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Measuring Keyword Competition


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175 replies to this topic

#1 DanThies

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Posted 23 January 2004 - 09:52 PM

Just a few quick hits on the topic - hopefully some of you will have something to add.

Wordtracker's "competition search" doesn't really give you any idea of the level of competition. All it gives you is the total matches for an exact phrase search. A lot of those "competitors" aren't even trying.

To eliminate the "accidental competitors" and figure out who you're really competing with, try these instead:

First, the very least someone would do to optimize would be to include all the words in the page title. To find out how many there are, do an "allintitle:" search on Google. For a 3-word search phrase, your query on Google will look like this:
allintitle:keyword1 keyword2 keyword3

Second, you can narrow that search down to pages that have the exact search phrase in the title, as a phrase:
allintitle:"keyword1 keyword2 keyword3"

That tells you roughly how many are trying to compete with you. Now let's see how many are competing on "off page" factors as well. To do this, you want to know how many of the pages with the phrase in the title, also have the phrase in the text of inbound links:
intitle:"search phrase" inanchor:"search phrase"

Now, let's see how many incoming links the top ranked sites actually have. You may need to match their counts, or get higher quality links, in order to compete.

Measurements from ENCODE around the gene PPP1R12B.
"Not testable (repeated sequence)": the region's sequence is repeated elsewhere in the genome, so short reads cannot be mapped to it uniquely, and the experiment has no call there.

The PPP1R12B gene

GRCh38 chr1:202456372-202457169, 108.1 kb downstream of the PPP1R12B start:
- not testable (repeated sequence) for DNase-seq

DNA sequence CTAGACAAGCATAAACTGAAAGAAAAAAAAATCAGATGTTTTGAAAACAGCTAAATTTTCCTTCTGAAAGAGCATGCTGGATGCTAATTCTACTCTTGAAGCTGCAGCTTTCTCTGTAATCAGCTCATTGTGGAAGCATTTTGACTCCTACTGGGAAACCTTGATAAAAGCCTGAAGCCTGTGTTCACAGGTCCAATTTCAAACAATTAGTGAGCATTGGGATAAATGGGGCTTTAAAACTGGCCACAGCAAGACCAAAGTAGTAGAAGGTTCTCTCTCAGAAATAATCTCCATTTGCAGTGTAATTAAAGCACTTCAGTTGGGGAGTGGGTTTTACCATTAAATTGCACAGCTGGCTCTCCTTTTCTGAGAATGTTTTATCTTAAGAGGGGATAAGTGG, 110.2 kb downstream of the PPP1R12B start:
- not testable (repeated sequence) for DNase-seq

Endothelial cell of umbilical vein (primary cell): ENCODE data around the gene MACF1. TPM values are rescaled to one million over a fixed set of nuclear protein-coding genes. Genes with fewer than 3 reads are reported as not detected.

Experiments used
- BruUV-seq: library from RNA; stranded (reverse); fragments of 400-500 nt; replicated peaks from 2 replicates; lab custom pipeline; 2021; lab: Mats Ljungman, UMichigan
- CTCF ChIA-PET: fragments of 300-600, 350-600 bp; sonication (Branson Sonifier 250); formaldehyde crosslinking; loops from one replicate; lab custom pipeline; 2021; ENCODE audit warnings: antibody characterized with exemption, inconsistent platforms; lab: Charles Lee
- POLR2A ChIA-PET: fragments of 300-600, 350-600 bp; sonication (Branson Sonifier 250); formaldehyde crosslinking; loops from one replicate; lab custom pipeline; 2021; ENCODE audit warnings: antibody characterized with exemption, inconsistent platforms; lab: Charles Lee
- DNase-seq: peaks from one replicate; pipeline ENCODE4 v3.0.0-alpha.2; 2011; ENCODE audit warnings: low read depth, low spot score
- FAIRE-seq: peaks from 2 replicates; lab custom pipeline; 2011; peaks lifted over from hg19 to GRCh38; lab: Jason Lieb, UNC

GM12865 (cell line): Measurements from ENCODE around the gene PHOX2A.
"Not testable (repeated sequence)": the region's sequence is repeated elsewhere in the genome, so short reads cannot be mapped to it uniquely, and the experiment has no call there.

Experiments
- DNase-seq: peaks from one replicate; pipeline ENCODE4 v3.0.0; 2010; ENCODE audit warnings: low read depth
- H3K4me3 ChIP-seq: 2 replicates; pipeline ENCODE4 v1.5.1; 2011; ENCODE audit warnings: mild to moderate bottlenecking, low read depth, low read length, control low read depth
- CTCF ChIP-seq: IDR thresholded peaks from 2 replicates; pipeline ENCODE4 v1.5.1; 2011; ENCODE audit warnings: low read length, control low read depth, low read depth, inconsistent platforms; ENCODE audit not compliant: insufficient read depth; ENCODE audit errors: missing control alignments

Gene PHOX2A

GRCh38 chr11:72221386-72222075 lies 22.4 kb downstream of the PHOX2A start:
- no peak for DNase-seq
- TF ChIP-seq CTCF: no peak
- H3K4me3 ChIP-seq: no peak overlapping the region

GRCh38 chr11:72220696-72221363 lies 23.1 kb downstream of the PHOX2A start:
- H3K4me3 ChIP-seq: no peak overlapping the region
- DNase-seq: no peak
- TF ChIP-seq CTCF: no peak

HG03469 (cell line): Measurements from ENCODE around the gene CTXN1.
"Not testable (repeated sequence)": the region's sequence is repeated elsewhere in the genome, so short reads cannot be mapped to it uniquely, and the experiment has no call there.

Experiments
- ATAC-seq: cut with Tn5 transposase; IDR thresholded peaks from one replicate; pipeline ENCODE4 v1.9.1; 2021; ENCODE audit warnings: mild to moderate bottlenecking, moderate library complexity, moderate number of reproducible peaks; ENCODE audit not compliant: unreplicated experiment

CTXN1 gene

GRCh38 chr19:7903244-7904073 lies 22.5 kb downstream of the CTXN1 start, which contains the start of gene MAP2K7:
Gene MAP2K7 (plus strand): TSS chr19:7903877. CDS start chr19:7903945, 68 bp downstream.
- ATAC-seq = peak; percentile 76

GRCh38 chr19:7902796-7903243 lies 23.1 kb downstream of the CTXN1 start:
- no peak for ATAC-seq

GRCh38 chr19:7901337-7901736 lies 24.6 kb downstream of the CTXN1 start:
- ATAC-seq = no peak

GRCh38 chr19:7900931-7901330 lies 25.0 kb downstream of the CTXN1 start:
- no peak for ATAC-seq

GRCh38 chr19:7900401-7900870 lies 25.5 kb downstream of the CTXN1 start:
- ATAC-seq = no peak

You can look at 'em with the Alexa toolbar installed, and it will show you, or you can do a "link:domain" search on Google. Don't just look at the links to the ranked page, because interior pages will show few links. It's also a good idea to look at their link popularity on other search engines.

Don't forget that the competition doesn't sit still. If you've installed the Alexa toolbar, check the traffic rankings of the top 10 sites while you're at it. If they're a lot busier than your site, consider the possibility that they may have more resources available for content development, link building, etc. You can also check Alexa rankings at http://www.alexaranking.com, but I have no idea if they got permission etc.

#2 BrianR

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Posted 24 January 2004 - 06:35 PM

Thanks, Dan - sounds good to me. I'm researching competition for a new client next week, so I'll give it a whirl.

Cheers - BrianR

#3 BrianR

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Posted 25 January 2004 - 05:55 PM

Well Dan - I feel like a voice in the wilderness! Maybe we need to SEO this thread a bit to get your good advice noticed by other forum members!

BrianR

#4 DanThies

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Posted 25 January 2004 - 06:27 PM

:lol: I guess we'll be the only ones with this super secret inside information on search engine optimization positioning high rankings. Is the thread optimized yet?

#5 Scottie

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Posted 25 January 2004 - 07:02 PM

LOL- Great info, as always Dan! Weekends are usually a lot quieter and everyone's attention seems to be held by the new Google update thread -Gladys- as there are currently 14 people viewing it!

#6 qwerty

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Posted 25 January 2004 - 07:09 PM

Gladys?? I heard it was called Austin -- new year, new set of names you know.

Very good advice, Dan. An excellent step-by-step method for working your way up to the real competitors.

#7 Scottie

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Posted 25 January 2004 - 07:15 PM

We are calling it Gladys. :lol:

#8 qwerty

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Posted 25 January 2004 - 07:22 PM

So be it, but I won't. That's what my high school band teacher called me, so it would feel a little odd :lol:

#9 Scottie

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Posted 25 January 2004 - 07:24 PM

ROFL! :lol:

My high school band teacher called me Qwerty, but I'm past it now...